With the issuance of the new Catechism of the Catholic Church, the Pope and the bishops have now admirably fulfilled one of their basic functions. We have the book; it is easily available; it is hard to misunderstand—you would almost have to work at misunderstanding it, if that were your aim. The Church's full teaching is now systematically laid out in the Catechism for anyone who wants to take the trouble to find out what it is.

There can no longer be any serious question, for example, ahout what it is that has to be taught in the Church's formal catechesis; for what it is that has to be taught is now all carefully laid out, in the Catechism.

The basic question now is whether or not what is now so lucidly and completely set forth in the pages of the Catechism will be effectively conveyed and transferred into the minds and hearts of Christ's followers and potential followers, in this generation and in generations to come. The question is, in other words, whether the Catechism will be properly and effectively implemented at various levels in the Church.

Or, to put the question in yet another way: Now that the Catechism is out, how is it being, received? Is it being accepted, 15 read, studied, used? Or is it in some places perhaps being neglected, ignored, put on the shelf, or even actively opposed? Where it is being accepted, is this sometimes mere lip service? Are there those who continue to hold a different idea of what catechesis should be than what the Catechism lays out? Will the new Catechism really make any difference in the Church's current teaching of the faith on the pastoral and practical levels? What is the long-term outlook for the Catechism?

Two of the principal architects of the Catechism, Cardinal Joseph Ratzinger and Archbishop Christoph Schönborn, have identified the reception of the book as one of the most important issues concerning it:

The deeper reception of the Catechism in the life of the Clurch still lies ahead. Preaching and proclamation have yet to discover in it an aid to comprehending and comunicating the faith as a living organic whole. Furthermore, the Catechism is meant to assist theology, which has become sterile and cold on account of overspecialization and rationalistic desiccation, to realize anew "the admirable unity of the mystery of God" (John Paul II in the Apostolic Constitution on the Catechism), in order to recover joy in the beauty of the faith and wonder over its vital energy.

Catechesis must he encouraged to recognize that its paramount task is the transmission of the knowledge of the faith. For all believers, the Catechism is a "sure norm for the teaching of the faith" (ibid), which is designed to help them know their faith better, to live it more profoundly, and to hand it on with firmer conviction. [*] 16

The principal aim of this book is to focus on the basic question of the reception of the Catechism, particularly (but not exclusively) in the United States; and particularly among the people, functions, and levels in the Church with formal responsibilities for the catechesis, that is, transmitting the authentic faith of the Church to others. There can be no doubt that the Catechism has already been accorded an enormously favorable popular reception, in the United Stags as well as around the world: the sales of the book alone indicate that. But what kind of reception is it getting among those with responsibilities for teaching the faith?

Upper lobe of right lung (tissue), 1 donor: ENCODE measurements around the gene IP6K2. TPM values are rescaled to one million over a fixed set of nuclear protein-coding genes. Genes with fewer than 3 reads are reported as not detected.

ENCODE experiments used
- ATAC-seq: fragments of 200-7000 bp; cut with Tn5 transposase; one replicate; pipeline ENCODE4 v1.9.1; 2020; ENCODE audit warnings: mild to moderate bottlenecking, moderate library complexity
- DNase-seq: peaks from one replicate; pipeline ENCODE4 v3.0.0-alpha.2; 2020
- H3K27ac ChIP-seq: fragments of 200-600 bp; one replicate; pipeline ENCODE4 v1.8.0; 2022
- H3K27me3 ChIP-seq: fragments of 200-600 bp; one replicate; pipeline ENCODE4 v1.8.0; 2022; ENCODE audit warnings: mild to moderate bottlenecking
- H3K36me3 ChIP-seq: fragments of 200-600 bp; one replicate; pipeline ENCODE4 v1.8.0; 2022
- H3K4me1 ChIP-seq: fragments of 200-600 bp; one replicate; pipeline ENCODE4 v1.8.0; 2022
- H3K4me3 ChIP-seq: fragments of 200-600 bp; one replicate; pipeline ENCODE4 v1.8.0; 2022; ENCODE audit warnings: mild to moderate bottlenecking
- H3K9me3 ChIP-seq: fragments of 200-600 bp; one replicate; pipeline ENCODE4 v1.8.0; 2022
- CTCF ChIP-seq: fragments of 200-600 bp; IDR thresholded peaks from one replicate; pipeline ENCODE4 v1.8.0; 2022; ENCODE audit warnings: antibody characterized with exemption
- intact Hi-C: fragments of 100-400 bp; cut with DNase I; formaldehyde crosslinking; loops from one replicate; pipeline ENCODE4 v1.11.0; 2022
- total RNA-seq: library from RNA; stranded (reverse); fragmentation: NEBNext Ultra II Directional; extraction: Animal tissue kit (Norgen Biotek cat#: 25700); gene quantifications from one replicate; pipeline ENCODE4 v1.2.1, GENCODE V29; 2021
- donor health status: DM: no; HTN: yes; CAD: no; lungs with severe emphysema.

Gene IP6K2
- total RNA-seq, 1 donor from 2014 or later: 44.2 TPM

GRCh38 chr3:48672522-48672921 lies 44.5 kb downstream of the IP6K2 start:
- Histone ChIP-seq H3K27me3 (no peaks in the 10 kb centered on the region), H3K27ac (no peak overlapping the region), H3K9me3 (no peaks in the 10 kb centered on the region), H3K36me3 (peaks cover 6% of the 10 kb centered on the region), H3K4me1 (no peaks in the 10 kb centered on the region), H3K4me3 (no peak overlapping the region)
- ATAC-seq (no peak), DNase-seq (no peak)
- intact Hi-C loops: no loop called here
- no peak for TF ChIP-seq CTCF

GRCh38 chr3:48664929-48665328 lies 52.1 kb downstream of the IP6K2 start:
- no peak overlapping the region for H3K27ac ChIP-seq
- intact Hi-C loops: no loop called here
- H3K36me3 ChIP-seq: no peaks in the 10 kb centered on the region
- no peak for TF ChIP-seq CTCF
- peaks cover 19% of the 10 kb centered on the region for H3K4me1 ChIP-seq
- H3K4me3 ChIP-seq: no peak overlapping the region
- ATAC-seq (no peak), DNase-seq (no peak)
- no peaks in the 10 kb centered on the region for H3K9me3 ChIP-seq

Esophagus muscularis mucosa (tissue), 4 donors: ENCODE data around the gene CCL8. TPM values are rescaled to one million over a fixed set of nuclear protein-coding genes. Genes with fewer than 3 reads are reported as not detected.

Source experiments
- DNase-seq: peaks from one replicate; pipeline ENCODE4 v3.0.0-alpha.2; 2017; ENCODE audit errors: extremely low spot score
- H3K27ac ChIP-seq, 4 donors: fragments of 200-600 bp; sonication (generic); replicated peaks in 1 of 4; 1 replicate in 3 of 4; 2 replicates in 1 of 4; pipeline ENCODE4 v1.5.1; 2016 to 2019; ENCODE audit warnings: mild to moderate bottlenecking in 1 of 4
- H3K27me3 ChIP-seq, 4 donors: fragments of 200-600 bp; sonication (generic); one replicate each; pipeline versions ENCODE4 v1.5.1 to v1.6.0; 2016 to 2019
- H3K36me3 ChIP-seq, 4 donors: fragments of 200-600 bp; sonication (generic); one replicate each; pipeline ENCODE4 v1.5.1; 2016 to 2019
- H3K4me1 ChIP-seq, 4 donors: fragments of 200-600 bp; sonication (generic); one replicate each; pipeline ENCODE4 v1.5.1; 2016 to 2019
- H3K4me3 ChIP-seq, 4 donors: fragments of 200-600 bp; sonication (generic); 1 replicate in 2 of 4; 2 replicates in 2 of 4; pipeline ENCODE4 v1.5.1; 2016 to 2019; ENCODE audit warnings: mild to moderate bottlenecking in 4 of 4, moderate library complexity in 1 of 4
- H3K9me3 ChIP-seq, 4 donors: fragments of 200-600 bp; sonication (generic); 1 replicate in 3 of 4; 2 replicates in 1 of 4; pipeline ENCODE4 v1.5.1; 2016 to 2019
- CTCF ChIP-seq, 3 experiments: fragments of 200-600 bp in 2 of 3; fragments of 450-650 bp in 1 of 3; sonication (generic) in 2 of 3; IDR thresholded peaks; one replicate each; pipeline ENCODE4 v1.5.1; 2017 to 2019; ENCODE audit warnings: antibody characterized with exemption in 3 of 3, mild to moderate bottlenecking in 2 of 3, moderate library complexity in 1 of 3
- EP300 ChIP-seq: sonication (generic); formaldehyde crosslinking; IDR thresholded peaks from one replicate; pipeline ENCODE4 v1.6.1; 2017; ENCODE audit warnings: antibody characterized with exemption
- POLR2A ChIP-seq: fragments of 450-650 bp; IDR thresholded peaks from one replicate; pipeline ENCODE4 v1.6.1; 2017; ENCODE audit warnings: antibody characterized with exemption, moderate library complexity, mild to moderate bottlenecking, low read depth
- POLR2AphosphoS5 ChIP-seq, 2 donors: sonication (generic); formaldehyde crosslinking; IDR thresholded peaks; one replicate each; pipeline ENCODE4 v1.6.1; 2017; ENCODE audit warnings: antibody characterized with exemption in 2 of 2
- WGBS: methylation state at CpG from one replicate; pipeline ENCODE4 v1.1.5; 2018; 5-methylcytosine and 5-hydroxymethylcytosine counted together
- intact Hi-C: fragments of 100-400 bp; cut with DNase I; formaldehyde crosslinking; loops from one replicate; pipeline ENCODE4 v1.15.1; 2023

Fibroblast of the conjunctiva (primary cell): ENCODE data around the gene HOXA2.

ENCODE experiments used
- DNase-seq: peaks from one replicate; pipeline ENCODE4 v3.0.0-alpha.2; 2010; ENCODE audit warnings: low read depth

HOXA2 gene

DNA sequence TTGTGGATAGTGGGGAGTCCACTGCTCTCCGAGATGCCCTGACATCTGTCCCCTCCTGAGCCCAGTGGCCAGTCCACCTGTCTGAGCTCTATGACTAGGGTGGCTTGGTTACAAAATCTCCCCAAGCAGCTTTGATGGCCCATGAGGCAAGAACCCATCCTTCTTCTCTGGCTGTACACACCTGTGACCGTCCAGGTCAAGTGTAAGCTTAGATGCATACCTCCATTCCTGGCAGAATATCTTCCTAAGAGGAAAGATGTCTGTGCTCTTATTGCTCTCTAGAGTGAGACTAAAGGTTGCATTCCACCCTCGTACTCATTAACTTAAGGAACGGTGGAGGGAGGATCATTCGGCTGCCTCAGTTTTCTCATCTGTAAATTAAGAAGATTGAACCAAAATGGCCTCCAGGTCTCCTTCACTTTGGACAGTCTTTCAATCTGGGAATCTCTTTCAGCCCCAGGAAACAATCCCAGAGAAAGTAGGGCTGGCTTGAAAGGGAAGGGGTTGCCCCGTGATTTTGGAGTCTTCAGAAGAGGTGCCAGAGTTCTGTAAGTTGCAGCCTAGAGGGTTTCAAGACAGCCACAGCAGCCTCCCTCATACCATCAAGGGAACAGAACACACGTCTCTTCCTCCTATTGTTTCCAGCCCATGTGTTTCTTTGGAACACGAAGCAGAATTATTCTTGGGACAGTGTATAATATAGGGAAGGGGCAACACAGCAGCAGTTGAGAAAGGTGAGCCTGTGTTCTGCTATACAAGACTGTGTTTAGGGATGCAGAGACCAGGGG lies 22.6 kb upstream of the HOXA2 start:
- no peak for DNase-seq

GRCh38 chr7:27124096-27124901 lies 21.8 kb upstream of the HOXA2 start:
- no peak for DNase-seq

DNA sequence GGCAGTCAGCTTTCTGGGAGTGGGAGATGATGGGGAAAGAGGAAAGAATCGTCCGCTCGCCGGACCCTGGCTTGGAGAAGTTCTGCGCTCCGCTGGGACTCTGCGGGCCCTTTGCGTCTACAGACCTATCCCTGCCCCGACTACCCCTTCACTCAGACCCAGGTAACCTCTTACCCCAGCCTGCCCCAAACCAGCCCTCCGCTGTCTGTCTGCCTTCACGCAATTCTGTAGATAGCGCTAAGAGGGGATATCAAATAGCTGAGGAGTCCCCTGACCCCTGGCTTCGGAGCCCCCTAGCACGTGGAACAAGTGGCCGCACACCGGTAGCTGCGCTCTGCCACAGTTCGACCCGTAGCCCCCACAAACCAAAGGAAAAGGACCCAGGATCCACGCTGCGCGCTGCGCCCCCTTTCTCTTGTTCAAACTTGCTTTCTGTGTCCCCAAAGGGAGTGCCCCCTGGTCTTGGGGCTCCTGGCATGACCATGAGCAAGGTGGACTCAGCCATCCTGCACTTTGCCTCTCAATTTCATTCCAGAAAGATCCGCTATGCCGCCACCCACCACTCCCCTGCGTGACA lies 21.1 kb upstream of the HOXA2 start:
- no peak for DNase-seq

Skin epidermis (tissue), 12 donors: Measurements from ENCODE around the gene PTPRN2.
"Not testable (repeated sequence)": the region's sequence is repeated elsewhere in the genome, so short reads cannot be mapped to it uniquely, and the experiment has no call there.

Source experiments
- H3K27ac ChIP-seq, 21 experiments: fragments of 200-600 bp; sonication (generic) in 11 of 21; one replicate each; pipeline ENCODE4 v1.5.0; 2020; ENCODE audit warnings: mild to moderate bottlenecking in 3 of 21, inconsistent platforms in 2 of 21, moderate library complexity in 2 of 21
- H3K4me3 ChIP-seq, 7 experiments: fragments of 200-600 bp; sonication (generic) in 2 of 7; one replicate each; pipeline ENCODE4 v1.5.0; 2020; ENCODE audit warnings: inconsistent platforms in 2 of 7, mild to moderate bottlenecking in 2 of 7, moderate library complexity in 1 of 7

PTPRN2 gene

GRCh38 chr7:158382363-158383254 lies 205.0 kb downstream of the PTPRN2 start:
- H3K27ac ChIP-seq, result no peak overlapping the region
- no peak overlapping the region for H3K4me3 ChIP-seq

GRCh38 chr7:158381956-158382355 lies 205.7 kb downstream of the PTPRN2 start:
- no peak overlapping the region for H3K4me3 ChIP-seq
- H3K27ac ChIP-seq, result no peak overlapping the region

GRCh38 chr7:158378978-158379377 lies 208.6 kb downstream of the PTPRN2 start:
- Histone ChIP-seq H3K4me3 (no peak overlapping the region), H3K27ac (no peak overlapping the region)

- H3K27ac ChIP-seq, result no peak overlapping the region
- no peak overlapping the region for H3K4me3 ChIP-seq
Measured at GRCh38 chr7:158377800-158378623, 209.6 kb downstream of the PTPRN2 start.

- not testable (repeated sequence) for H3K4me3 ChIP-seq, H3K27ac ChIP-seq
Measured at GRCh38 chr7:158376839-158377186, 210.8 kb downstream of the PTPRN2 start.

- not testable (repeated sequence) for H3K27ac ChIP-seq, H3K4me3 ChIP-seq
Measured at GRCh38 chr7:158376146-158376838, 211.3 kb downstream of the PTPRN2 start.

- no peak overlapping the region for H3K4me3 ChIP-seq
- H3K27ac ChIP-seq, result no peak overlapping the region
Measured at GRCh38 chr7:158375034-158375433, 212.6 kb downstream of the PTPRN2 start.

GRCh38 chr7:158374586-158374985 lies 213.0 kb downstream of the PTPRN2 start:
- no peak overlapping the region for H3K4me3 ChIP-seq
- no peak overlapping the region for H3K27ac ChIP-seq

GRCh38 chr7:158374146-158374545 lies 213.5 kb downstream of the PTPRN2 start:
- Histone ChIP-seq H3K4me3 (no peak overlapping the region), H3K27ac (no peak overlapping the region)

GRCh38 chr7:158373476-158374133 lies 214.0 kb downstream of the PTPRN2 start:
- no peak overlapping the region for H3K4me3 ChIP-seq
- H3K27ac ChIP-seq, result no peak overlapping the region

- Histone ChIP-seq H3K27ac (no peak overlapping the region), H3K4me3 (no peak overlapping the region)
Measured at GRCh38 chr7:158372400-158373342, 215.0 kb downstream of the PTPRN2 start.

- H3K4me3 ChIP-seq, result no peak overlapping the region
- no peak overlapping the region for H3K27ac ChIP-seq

For example, what does the average religious educator think about the Catechism? What is the average religious educator being told to think about it? Does it appear that this authoritative, comprehensive, and entirely usable new summary of the Church's authentic teaching is generally being received among professional religious educators with docility and gratitude, if not enthusiasm? Will it henceforth be made the basis of what is being taught?

After all, religious educators, too, have not ceased being "sent out"; they, too, are supposed to be "apostles". The faith they teach is the Church's faith, not just their own; and the Catechism sets forth this faith of the Church. What do they think about it? How are they using it?

Or yet again: What do today's Catholic theologians think about the Catechism? Many are the ones who usually train the religious educators, and the latter, in their turn, often tend to look to professional theologians and experts for guidance and inspiration. They often do so more naturally, more quickly, and more easily than they might look even to their pastors or bishops, as a matter of fact. This is probably inevitable in an era and in a culture that generally looks to professionals, to experts, for guidance and that also depends 17 upon published materials, courses, outlines, discussion questions, videos, and the like for instruction. it is a simple fact that the guidance religious educators receive from their pastors and bishops often comes to them via theologians and experts, or via the catechetical conferences and publications where these same theologians and experts often appear.